Well hello there. Mr Barrett has kindly passed on the metaphorical baton to cover for the gaffer, who is currently enjoying his well-earned-I’m-sure summer hols. Big shoes to fill. Mind you, a few months back I spoke at a thing and some unnamed darling came up to me and said that, when they closed their eyes, I sounded exactly like Mr Polson. I’ve not slept since.

Light-hearted frivolity aside it’s going to be a bit of a departure for yer actual Top Class Wednesday Update this week. But bear with me, it’s an important subject.

Some of you might recall I did a wee podcast with the good people at Citywire a few months back on the topic of mental health in financial services. We chatted about some of my experiences in the past and the reaction to it was part lovely, and if I’m honest, part overwhelming.

It snowballed into a number of events on the road with Citywire, where we’ve tried to contextualise mental health within the financial services sector and share some of the things we could all do a bit better to look after each other.

I’m growing to dislike the term ‘awareness’ that seems to plague this topic. I think we need to move past that stage. I read an incredible piece in the Grauniad* the other week that sums this up better than I could ever hope to. But in short, we need action.

And it’s not going to be one thing that does it. We need different aspects to work together.

It’s all very well having initiatives in place in big firms, but you need demonstrative leadership to make staff believe they can be used effectively. That’s why I’m grateful to people like Paul Feeney for the incredible work he’s done at Quilter. His session at the Citywire retreat was about the most powerful thing I’ve seen in my 15 plus years in finance.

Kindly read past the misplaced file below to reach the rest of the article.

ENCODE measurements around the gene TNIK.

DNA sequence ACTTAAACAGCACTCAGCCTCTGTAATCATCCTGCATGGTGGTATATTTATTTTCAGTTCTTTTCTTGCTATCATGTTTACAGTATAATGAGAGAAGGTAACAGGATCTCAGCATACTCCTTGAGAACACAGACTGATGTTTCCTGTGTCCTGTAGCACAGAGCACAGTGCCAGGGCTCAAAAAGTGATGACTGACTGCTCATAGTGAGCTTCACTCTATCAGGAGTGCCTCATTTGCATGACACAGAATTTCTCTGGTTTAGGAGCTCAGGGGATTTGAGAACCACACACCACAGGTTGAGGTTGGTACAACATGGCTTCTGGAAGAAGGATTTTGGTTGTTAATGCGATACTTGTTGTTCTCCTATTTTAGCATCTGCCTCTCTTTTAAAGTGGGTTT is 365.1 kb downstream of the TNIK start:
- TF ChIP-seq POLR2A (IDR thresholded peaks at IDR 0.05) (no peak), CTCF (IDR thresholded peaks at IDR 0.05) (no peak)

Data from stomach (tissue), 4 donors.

While the growing theme that people – men in particular – need to have conversations or ‘open up’ about mental health is a starting point, we need to develop the right framework to allow that to happen. That’s why I’m also grateful for the unbelievable work Ollie Smith has done throughout this year, forcing this topic onto the mainstream financial services agenda. He deserves your love and admiration.

Throughout 2019 the lang cat is trying to do our bit to help out by supporting the wonderful work that the Samaritans do across the UK. In September a bunch of cats (including Ollie) are going to walk the 20 miles from the Samaritans branch in Dunfermline, where I grew up, all the way to lang cat HQ in sunny Leith.

We are not doing this to raise awareness. We’re doing it to raise cold, hard cash; £5,000 to be specific as we’re reliably informed that it costs around that to keep our local Samaritans branch running for a month.

I’m grateful that you’ve taken the time to read this, especially as it’s a bit of a departure from the norm, but I’d be even more grateful if you’d consider visiting here to chuck a wee bit of cash our way for what we think is one of the best causes going.


  • If you’ve spent the week with an intangible sense of longing that can only be satiated with a new lang cat paper, then you’re in luck. Clicky clicky here for a look at a paper we’ve just finished writing for Scottish Widows.
  • Ooft, it’s a bit of a lang cat jamboree this week. We’ve just released the first peek at our agenda for DEADx Talks #6, our annual conference in a crypt in London. I’m not speaking at it this year so there’s an extra reason to snap up a ticket if ever I heard one.
  • Lastly, your music choice this week is a very on-topic Samaritans by Idles. Before dismissing it as aggressive, noisy, macho nonsense have a look at the lyrics.

Take care x

* for the uninitiated this is an affectionate term for the Guardian